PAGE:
School Bus Pre Trip Inspection & PDF Reports

Easily perform school bus inspections to ensure compliance with federal laws & safety of both driver and passengers.

school bus fleet||School Bus Pre-Trip Inspection Checklist|School Bus Pre-trip Inspection Checklist

What is a School Bus Pre Trip Inspection?

A school bus pre-trip inspection aims to determine if school buses are secured and operational before departing from the terminal. To identify any potentially unsafe conditions, bus drivers or fleet supervisors should perform regular checks to avoid any road-related incidents, massive vehicle damages, and unexpected vehicular costs.

This school bus pre-trip inspection checklist is composed of the following sections:

  • Under hood
  • Walk around
  • Interior/pre-ignition
  • Start engine

Click here for more on the checklist that can be viewed and downloaded for free.

What is a Class B CDL Pre-Trip Inspection?

Class B CDL Pre-Trip Inspections are certifying tests for acquiring a commercial driver’s license (CDL.) Pre-trip vehicle inspections are required by federal law (Section § 396) to ensure that vehicles like school buses are safe to operate, and verifies that it’s driver has the necessary knowledge and skills to operate it.

Class B CDL pre-trip inspections can be used by driving institutions to train license takers, refresh licensed truck/bus drivers, and by private or public institutions as a regular pre-trip inspection by using class B vehicles (e.g., straight trucks, buses, garbage trucks, dump trucks, delivery trucks and cement mixers.)

In performing a Class B CDL pre-trip inspection, it is imperative to determine any defects. Below are some bus defects that driver’s should pay attention to.

6 Major School Bus Defects that Need Immediate Action

School buses are classified as commercial vehicles that require pre-trip inspections to ensure roadworthiness. Performing a pre-trip inspection is paramount to keep an eye on the following crucial defects:

Oil Leaks

Oil leaks can cause catastrophic engine failure when left unchecked. They can get on seals and rubber hoses which can cause them to degrade prematurely. Moreover, oil leaks are environmental hazards that are prone to fire, engine failure, or crash.

Defective Brake Systems

Brakes are one of the most vital safety components of a school bus. When a brake system fails, it may lose the power to stop or slow down the school bus which can cause a major road incident. It is significant to check for damage indicators such as brake lights on, squeaking noises, vibration, and soft brake pedal to ensure brakes are operational.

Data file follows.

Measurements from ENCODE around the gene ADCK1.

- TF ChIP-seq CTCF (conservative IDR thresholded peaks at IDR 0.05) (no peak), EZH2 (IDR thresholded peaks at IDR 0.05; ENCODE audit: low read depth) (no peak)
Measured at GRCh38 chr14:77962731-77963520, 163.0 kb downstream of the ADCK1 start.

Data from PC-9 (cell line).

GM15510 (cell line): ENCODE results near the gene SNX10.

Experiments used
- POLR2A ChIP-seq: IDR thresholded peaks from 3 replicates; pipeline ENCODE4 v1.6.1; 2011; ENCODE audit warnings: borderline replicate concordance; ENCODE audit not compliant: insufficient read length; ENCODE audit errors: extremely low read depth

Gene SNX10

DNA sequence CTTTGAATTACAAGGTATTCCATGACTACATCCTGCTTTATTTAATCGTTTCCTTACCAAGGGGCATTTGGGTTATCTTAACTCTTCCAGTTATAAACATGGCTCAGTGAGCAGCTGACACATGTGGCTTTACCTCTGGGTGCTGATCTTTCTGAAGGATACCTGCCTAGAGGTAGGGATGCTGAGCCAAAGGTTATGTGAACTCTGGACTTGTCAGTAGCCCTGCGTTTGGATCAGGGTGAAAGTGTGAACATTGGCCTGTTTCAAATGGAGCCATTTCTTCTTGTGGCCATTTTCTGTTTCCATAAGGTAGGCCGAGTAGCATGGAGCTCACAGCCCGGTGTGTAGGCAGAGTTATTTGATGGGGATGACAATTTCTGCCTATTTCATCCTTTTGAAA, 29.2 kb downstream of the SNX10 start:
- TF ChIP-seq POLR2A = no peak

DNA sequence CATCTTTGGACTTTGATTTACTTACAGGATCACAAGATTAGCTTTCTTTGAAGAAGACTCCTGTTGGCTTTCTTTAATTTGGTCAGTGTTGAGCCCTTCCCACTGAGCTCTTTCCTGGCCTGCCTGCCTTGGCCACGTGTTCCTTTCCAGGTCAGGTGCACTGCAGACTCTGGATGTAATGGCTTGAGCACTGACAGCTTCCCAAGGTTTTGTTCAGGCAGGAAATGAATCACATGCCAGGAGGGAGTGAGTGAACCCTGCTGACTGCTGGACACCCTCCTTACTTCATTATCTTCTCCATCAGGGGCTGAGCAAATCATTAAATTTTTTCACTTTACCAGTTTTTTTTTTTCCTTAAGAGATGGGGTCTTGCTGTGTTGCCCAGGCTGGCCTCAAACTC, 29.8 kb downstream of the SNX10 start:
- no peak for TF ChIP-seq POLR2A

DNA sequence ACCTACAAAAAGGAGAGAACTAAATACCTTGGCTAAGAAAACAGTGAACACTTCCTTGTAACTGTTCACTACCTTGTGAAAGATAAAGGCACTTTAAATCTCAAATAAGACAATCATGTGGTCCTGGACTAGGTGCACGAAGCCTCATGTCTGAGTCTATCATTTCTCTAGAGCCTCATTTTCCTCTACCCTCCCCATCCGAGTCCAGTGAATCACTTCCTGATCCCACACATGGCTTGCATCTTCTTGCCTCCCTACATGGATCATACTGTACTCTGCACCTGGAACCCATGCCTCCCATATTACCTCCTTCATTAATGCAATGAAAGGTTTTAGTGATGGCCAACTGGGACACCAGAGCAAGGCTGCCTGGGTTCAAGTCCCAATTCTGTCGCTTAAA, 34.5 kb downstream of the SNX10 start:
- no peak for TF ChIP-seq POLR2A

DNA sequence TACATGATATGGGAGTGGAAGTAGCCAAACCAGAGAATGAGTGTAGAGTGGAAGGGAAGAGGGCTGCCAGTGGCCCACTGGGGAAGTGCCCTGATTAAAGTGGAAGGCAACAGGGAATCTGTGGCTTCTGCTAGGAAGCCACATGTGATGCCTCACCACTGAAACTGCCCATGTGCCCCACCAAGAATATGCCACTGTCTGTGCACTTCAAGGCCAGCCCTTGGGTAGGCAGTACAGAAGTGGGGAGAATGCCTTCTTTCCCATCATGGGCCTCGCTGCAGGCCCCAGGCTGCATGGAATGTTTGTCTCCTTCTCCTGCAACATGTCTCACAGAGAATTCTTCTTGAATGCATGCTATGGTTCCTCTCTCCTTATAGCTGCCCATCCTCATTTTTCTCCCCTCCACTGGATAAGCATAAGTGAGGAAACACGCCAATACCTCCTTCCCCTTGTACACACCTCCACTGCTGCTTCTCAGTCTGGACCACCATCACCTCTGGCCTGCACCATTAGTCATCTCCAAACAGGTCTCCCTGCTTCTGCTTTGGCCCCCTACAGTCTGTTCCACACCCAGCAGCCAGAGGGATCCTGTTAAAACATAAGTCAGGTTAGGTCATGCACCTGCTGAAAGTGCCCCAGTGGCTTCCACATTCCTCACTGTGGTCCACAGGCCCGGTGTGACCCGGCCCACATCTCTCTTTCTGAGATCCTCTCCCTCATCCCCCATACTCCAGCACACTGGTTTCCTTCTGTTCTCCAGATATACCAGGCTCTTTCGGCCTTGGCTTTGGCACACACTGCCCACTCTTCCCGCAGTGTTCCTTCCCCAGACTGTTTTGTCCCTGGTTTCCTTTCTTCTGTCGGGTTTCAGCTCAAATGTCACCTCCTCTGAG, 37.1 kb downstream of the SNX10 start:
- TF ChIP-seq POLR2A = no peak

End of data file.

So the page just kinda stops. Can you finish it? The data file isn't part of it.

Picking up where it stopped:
Non-functioning lights

Non-functioning lights can cause accidents as they give signal to the vehicle behind whether you are having your turn or slowing down. Diagnose the following light issues: a) loose lightbulb socket, b) dual-filament bulbs, c) electrical disruption, and d) out-of-adjustment switch to confirm the cause of non-functioning lights.

Flat Tires

A flat tire can cause the rim of the wheel to ride on the tire tread that can lead to irreparable tire damage. It can instigate the loss of school bus control especially at high speeds which may lead to a road accident.

Growling Engine

Growling engine sound could mean that the air is trapped in the fluid of your school bus cooling systems. Unable to detect the reason may lead to overheating, cracking and warping the parts of your engine, cracked hoses, leaky water pump gasket, or fritz of power-steering pump.

Defective Seats

According to CBC News defective seats on school buses can put students at risk of injury or even death. Unable to comply with bus safety requirements can cause your business legal fines or worse business closure.

What to Look for in a Pre-trip Inspection?

By being aware of the previously mentioned defects and by using a pre-trip inspection checklist, drivers can be guided on what to look for every time they are going to complete a pre-trip inspection. Go through the following items based on this checklist to help ensure that the vehicle is going to be safe on the road.

1. Under Hood

Check under hood to make sure that the components are in good condition and that the oil, coolant, and trans fluid are at a good level.

2. Walk Around

Check for any damage on the emergency door, tires and wheel lugs, glass mirrors, exhaust system, and look for any fluid leaks.

3. Interior/Pre-ignition

Check the interior and inspect the following before you start the engine: fire extinguisher, fuses and reflectors, first aid kit, mirror, seat adjustment, seat belt, and seat condition.

4. Start Engine

Lastly, start the engine and check if the following are in good condition and working correctly: vacuum/air pressure/oil press, warning buzzers/brakes/emergency, amp gauge, temp gauge, fuel gauge, wipers and washers, and all the remaining components.

Jona Tarlengco
Article by

Jona Tarlengco

SafetyCulture Content Specialist
Jona Tarlengco is a content writer and researcher for SafetyCulture since 2018. She usually writes about safety and quality topics, contributing to the creation of well-researched articles. Her years of experience in one of the world’s leading business news organisations helps enrich the quality of the information in her work.

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